Jay Z releases new song 'Spiritual' in response to recent US shootings

By Sarah Walker

Jay Z has joined his wife in issuing a rather public statement about the recent shootings in the United States. In his new song "Spiritual," released on TIDAL, the 46-year-old directly addresses the violence that has been plaguing black Americans.

"I made this song a while ago, I never got to finish it,” Jay Z wrote in a statement. “Punch (TDE) told me I should drop it when Mike Brown died, sadly I told him, ‘This issue will always be relevant.’ I’m hurt that I knew his death wouldn’t be the last."

He went on to say, "I'm saddened and disappointed in THIS America -- we should be further along. WE ARE NOT."

The post ends with a quote from Frederick Douglass, a famous African-American abolitionist and statesman.

TAP FOR GALLERYJay Z is speaking out about shootings of black people in the US

“Where justice is denied, where poverty is enforced, where ignorance prevails, and where any one class is made to feel that society is an organized conspiracy to oppress, rob and degrade them, neither persons nor property will be safe.”

Jay Z passionately raps equally poignant messages in the song itself: “Just a boy from the hood that/ Got my hands in the air/ In despair don’t shoot/ I just wanna do good.”

BEYONCE, DRAKE AND MORE REACT TO SHOOTINGS OF PHILANDO CASTILE AND ALTON STERLING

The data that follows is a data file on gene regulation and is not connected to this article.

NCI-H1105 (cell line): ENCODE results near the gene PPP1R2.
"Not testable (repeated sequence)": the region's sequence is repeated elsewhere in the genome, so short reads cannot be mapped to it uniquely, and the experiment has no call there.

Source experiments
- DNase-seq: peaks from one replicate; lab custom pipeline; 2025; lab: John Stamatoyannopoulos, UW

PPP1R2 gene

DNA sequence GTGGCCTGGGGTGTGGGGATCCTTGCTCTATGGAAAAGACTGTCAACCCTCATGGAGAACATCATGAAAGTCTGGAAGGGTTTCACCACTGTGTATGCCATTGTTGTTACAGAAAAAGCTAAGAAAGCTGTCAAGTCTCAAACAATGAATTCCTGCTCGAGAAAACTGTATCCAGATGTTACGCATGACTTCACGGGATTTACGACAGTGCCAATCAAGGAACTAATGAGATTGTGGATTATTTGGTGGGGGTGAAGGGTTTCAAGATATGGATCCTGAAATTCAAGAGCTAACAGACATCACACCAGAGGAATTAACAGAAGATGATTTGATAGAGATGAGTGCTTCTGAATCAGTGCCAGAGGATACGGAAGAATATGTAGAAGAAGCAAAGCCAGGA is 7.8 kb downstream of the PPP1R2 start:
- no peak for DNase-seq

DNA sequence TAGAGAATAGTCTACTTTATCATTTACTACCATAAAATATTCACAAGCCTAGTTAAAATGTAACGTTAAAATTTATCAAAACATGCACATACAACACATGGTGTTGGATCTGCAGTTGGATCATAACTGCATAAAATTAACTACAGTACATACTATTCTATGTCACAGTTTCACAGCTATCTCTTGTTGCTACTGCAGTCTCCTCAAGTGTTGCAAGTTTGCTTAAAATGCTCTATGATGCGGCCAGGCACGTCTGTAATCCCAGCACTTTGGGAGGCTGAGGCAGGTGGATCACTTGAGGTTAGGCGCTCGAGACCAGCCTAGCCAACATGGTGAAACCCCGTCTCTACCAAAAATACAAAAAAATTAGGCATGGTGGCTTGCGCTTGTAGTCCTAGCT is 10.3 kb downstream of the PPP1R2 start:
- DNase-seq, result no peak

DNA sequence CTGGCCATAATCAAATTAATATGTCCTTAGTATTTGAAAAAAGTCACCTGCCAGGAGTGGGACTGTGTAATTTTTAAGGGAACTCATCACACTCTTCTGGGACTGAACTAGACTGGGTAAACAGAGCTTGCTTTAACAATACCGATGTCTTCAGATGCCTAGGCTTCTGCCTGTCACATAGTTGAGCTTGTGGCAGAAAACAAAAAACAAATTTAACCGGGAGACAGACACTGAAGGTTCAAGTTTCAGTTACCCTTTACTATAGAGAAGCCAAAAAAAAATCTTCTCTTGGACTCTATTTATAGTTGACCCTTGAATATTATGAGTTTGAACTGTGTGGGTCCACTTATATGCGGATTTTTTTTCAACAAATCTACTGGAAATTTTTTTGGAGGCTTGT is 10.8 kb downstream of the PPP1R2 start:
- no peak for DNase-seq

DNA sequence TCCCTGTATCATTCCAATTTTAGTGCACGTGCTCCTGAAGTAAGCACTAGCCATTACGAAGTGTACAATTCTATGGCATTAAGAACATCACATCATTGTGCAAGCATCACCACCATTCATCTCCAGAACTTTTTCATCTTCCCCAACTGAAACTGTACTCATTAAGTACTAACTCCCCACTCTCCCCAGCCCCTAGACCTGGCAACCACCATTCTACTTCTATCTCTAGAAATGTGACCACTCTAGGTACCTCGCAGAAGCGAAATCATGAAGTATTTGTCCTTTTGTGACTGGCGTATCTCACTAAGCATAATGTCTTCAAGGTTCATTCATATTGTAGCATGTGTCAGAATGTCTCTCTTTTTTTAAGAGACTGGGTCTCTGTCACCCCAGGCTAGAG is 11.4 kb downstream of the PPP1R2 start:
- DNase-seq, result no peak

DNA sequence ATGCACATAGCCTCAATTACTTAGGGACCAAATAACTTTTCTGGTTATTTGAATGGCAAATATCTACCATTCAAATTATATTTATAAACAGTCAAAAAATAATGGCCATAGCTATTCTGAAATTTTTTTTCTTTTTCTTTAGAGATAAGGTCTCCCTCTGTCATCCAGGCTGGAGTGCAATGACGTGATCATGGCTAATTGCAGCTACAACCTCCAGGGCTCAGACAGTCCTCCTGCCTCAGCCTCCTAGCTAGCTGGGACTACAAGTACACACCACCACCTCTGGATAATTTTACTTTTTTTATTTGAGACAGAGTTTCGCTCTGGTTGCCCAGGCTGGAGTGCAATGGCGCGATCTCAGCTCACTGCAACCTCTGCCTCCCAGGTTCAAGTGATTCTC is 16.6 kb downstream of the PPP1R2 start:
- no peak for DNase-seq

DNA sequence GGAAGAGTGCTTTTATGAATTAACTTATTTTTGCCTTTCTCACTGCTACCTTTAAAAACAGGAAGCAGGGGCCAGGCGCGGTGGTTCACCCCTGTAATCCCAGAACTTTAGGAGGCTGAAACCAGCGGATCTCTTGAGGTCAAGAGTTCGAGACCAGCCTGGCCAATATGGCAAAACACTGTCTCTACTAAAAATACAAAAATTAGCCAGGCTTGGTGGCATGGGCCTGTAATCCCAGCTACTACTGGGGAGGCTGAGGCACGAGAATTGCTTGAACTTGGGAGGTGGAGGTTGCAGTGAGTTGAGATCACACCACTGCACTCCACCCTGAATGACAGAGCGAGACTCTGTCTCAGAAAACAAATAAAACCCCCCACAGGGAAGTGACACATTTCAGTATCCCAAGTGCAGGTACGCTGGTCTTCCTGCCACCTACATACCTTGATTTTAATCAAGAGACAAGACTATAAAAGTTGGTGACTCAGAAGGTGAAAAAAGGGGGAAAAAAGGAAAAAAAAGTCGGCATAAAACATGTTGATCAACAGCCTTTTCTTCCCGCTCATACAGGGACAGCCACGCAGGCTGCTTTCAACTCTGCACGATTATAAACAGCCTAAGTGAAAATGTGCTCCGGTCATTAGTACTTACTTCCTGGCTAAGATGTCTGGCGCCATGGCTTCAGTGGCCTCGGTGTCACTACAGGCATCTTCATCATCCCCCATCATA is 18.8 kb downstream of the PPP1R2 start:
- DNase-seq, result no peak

On Thursday, Beyoncé also issued a statement on the recent spate of killings in the U.S. “We are sick and tired of the killings of young men and women in our communities,” the mother of one wrote in the open letter on her website. “It is up to us to take a stand and demand that they ‘stop killing us.’”

Jay Z's wife Beyoncé also made an impassioned plea to stop the murders

She added: “We don’t need sympathy. We need everyone to respect our lives. We’re going to stand up as a community and fight against anyone who believes that murder or any violent action by those who are sworn to protect us should consistently go unpunished.”

The pair aren't the only ones who have become increasingly vocal about the state of race relations in the US.

Jesse Williams from Grey's Anatomy gave a pointed speech about what it's like to be a black person in America at the BET awards, while Kim Kardashian, John Legend, Selena Gomez, Jennifer Aniston, Amy Schumer and Chris Rock (among many others) have called on the government to institute tougher gun control laws for citizens.

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